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Alt guidance

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Draft page

Purpose: A stable web page to provide pointers to alt guidance that will be linked from the HTML5 spec.

Draft page: Resources for|on Alternative Text for Images

EOWG comments on overall page, detailed wording, etc.:

  • Great resource - Can't fault the wording and I prefer the title "Resources on ..." over "Resources for ..." Would suggest an introductory sentence, just to explain the collection, or the purpose for its existence. Along the lines of "This document lists all current WAI resources for people seeking guidance on alternative text for images."{Bim, 04-April-2014}
  • +1 to Bim's comment. {Sylvie, 04-April-2014}
  • +1 to Bim's suggested intro sentence, but might remove "all" so the into will be "This document lists current WAI resources for anyone seeking guidance on alternative text for images."{Sharron, 04-April-2014}
  • +1 to Sharron’s comment. {Eric, 2014-Apr-04}
  • Is "HTML5: Techniques for providing useful text alternatives" not appropriate as it's still draft? {Andrew, 04-April-2014}
  • Suggest "Understanding Success Criteria 1.1.1 (Non-text Content)" becomes "WCAG 2.0: Understanding Success Criteria 1.1.1 (Non-text Content)" for context (or some mention of WCAG 2.0 in the title) {Andrew, 04-April-2014}
  • Comment {Name, 00-Month-2014}
  • summary/location - comment {name, 00-April-2014}
  • EOWG 4 April minutes

Archived ideas

All below is straw proposal for discussion.

HTML5 spec wording

The first paragraph is verbatim from the HTML5 spec. It is provided here for context. The NOTE that follows would replace the existing NOTE.

Text alternatives, [WCAG] are a primary way of making visual information accessible, because they can be rendered through any sensory modality (for example, visual, auditory or tactile) to match the needs of the user. Providing text alternatives allows the information to be rendered in a variety of ways by a variety of user agents. For example, a person who cannot see a picture can have the text alternative read aloud using synthesized speech.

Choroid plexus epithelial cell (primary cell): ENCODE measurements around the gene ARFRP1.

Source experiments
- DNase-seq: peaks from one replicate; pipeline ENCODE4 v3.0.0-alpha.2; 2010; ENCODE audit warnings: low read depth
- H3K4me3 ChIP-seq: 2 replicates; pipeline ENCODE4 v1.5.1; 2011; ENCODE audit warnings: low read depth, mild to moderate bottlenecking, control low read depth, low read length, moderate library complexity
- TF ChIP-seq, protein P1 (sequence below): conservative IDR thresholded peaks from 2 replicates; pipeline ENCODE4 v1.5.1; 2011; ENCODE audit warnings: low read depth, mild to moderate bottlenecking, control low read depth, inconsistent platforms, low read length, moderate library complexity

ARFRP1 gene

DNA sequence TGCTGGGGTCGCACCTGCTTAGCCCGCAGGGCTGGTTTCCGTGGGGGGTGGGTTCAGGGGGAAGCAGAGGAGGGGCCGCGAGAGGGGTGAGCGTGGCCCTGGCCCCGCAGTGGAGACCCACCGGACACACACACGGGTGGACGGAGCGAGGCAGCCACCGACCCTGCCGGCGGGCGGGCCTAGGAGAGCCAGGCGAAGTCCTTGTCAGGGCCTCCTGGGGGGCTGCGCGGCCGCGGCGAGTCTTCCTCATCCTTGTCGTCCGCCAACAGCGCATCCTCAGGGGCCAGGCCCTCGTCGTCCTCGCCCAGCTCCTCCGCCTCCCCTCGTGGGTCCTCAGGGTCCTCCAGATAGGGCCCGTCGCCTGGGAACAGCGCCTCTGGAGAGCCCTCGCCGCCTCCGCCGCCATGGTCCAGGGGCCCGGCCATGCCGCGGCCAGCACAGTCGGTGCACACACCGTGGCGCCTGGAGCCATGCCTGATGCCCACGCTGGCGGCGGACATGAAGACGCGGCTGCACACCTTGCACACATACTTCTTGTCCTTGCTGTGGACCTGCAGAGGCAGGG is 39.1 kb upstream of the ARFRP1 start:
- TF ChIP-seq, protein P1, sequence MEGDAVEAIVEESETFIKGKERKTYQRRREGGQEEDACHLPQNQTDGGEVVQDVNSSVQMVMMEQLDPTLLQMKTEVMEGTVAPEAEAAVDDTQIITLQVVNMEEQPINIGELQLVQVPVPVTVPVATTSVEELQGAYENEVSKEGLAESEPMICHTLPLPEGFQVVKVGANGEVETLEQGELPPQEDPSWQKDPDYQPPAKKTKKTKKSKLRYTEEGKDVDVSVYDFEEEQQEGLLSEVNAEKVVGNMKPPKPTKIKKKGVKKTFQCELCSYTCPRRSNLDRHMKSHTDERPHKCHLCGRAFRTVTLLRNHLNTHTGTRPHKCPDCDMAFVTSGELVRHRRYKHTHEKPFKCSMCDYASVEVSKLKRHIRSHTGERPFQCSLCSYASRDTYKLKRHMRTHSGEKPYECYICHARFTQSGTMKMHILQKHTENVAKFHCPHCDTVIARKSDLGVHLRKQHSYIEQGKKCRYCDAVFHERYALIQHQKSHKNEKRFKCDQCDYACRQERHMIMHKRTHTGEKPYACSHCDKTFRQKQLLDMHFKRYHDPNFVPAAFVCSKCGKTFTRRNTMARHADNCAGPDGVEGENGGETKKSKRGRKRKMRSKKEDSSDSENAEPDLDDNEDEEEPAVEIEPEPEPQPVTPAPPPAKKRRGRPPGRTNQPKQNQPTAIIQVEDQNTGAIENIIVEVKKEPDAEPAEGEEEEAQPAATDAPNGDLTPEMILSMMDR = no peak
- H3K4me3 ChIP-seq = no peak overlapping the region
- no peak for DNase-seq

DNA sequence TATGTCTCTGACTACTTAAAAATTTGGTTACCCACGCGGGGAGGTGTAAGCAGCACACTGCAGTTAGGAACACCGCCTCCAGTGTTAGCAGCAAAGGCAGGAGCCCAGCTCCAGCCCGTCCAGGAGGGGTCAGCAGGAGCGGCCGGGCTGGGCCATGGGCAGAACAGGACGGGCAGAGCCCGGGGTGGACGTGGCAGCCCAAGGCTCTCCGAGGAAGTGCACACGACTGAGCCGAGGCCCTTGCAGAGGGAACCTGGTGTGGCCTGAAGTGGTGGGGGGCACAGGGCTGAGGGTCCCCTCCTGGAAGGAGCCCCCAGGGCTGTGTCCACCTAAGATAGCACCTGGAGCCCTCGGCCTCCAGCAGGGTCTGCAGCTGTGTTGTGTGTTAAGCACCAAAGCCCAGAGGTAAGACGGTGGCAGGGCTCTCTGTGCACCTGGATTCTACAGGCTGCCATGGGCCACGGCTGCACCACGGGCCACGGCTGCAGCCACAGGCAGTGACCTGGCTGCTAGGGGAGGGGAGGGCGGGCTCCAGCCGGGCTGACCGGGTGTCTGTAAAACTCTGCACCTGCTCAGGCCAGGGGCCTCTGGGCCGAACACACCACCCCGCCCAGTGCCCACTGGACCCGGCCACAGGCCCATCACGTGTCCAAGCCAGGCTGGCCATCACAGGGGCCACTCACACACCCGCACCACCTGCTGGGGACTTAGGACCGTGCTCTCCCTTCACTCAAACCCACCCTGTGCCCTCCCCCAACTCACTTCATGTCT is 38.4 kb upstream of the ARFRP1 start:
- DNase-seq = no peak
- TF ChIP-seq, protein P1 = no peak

NOTE: The alt attribute on images is a very important accessibility attribute. Authoring useful alt attribute content requires the author to carefully consider the context in which the image appears and the function that image may have in that context. The guidance included here attempts to address the most common ways authors use images. Additional guidance and techniques are available in <a href="@@">W3C WAI resources</a>.

  • minor: "Additional guidance and techniques are available in <a href="@@">W3C WAI resources</a>."
    -> "Additional guidance and techniques are available from <a href="@@">W3C WAI resources</a>."
    OR -> "Additional guidance and techniques are listed in <a href="@@">W3C WAI resources</a>."
    OR -> "Additional guidance and techniques are described in <a href="@@">W3C WAI resources</a>."


  • probably
    • maybe (for
      • JB thinks this is good and cannot think of any counter-arguments to this -- interested if anyone else can?
    • not because WCAG30 or WCAG 21 or whatever might happen
    • ...

visual design

  • may be best not to have full WAI wrapper, and instead look more /TR/ like -- although shouldn't be too /TR/ like since it's not
  • could have light WAI masthead like symposium design or even lighter like tutorials

MS: Could use the W3C base.css stylesheet (looks like TR but may be too close to TR). IF not, highly favor the new tutorials template.

initial content

For guidance on providing alternative text for images, see the W3C WAI Images Tutorial. The first page provides an overview of concepts, and the Simple decision tree helps you figure out what type of alternative text to provide. The tutorial lists all relevant WCAG 2.0 Success Criteria and techniques, and includes longdesc and WAI-ARIA information.